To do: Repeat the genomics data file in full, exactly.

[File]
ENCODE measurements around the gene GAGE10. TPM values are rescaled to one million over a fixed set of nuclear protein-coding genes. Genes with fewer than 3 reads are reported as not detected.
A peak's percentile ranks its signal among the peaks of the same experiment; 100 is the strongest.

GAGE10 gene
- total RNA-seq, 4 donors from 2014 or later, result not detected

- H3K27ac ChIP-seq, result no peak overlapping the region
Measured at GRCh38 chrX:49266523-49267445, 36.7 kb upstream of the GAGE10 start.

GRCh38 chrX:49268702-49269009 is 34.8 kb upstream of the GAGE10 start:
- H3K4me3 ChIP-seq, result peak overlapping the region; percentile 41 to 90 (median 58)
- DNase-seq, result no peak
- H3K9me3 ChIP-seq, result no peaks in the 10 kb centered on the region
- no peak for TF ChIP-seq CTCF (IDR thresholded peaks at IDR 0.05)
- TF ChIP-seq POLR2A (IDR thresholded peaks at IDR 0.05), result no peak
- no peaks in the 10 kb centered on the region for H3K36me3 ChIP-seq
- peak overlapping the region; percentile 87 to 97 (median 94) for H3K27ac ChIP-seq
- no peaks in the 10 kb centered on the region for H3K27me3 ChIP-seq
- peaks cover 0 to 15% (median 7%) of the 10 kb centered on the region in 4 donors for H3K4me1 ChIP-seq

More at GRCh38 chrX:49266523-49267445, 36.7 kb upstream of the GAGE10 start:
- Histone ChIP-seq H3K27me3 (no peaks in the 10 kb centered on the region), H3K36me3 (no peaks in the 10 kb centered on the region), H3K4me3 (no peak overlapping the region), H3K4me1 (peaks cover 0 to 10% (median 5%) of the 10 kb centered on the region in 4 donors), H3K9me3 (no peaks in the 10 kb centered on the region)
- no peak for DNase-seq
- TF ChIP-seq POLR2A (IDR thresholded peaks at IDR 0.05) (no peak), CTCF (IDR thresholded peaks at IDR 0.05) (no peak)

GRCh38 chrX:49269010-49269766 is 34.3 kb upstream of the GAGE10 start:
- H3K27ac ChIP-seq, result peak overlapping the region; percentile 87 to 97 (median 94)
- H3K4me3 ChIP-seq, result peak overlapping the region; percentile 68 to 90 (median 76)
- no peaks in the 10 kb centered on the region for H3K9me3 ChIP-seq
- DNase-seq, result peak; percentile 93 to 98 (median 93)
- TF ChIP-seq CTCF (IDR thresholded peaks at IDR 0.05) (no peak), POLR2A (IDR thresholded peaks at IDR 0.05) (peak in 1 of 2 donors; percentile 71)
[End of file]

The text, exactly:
ENCODE measurements around the gene GAGE10. TPM values are rescaled to one million over a fixed set of nuclear protein-coding genes. Genes with fewer than 3 reads are reported as not detected.
A peak's percentile ranks its signal among the peaks of the same experiment; 100 is the strongest.

GAGE10 gene
- total RNA-seq, 4 donors from 2014 or later, result not detected

- H3K27ac ChIP-seq, result no peak overlapping the region
Measured at GRCh38 chrX:49266523-49267445, 36.7 kb upstream of the GAGE10 start.

GRCh38 chrX:49268702-49269009 is 34.8 kb upstream of the GAGE10 start:
- H3K4me3 ChIP-seq, result peak overlapping the region; percentile 41 to 90 (median 58)
- DNase-seq, result no peak
- H3K9me3 ChIP-seq, result no peaks in the 10 kb centered on the region
- no peak for TF ChIP-seq CTCF (IDR thresholded peaks at IDR 0.05)
- TF ChIP-seq POLR2A (IDR thresholded peaks at IDR 0.05), result no peak
- no peaks in the 10 kb centered on the region for H3K36me3 ChIP-seq
- peak overlapping the region; percentile 87 to 97 (median 94) for H3K27ac ChIP-seq
- no peaks in the 10 kb centered on the region for H3K27me3 ChIP-seq
- peaks cover 0 to 15% (median 7%) of the 10 kb centered on the region in 4 donors for H3K4me1 ChIP-seq

More at GRCh38 chrX:49266523-49267445, 36.7 kb upstream of the GAGE10 start:
- Histone ChIP-seq H3K27me3 (no peaks in the 10 kb centered on the region), H3K36me3 (no peaks in the 10 kb centered on the region), H3K4me3 (no peak overlapping the region), H3K4me1 (peaks cover 0 to 10% (median 5%) of the 10 kb centered on the region in 4 donors), H3K9me3 (no peaks in the 10 kb centered on the region)
- no peak for DNase-seq
- TF ChIP-seq POLR2A (IDR thresholded peaks at IDR 0.05) (no peak), CTCF (IDR thresholded peaks at IDR 0.05) (no peak)

GRCh38 chrX:49269010-49269766 is 34.3 kb upstream of the GAGE10 start:
- H3K27ac ChIP-seq, result peak overlapping the region; percentile 87 to 97 (median 94)
- H3K4me3 ChIP-seq, result peak overlapping the region; percentile 68 to 90 (median 76)
- no peaks in the 10 kb centered on the region for H3K9me3 ChIP-seq
- DNase-seq, result peak; percentile 93 to 98 (median 93)
- TF ChIP-seq CTCF (IDR thresholded peaks at IDR 0.05) (no peak), POLR2A (IDR thresholded peaks at IDR 0.05) (peak in 1 of 2 donors; percentile 71)